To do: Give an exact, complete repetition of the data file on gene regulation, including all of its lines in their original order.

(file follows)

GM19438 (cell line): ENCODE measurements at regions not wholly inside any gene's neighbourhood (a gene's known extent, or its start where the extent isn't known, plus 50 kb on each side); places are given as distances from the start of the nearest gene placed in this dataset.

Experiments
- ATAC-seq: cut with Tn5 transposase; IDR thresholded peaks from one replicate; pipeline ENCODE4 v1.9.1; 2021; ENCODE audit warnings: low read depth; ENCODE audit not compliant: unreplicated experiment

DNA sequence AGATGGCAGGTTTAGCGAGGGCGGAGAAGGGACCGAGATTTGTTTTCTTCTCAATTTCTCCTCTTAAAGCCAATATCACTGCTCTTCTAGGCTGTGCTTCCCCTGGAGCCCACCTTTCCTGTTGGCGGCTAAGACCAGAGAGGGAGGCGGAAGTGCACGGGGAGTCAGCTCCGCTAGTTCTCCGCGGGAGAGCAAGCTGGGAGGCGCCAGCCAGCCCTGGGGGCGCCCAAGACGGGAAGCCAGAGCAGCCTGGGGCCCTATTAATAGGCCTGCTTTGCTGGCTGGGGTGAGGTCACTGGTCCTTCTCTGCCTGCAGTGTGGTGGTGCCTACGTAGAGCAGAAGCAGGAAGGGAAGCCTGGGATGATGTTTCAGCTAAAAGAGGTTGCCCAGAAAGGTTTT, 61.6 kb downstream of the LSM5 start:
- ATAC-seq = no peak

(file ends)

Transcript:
GM19438 (cell line): ENCODE measurements at regions not wholly inside any gene's neighbourhood (a gene's known extent, or its start where the extent isn't known, plus 50 kb on each side); places are given as distances from the start of the nearest gene placed in this dataset.

Experiments
- ATAC-seq: cut with Tn5 transposase; IDR thresholded peaks from one replicate; pipeline ENCODE4 v1.9.1; 2021; ENCODE audit warnings: low read depth; ENCODE audit not compliant: unreplicated experiment

DNA sequence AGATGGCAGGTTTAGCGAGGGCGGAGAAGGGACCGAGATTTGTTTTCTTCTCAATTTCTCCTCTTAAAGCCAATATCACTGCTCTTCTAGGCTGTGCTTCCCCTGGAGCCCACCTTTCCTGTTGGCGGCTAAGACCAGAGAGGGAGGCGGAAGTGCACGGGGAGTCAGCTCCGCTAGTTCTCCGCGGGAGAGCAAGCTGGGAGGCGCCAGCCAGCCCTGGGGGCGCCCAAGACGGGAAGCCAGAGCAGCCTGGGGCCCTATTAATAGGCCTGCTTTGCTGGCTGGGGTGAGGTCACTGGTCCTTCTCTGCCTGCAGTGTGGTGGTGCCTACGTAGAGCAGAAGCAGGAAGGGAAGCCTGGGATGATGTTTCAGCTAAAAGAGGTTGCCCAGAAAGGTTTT, 61.6 kb downstream of the LSM5 start:
- ATAC-seq = no peak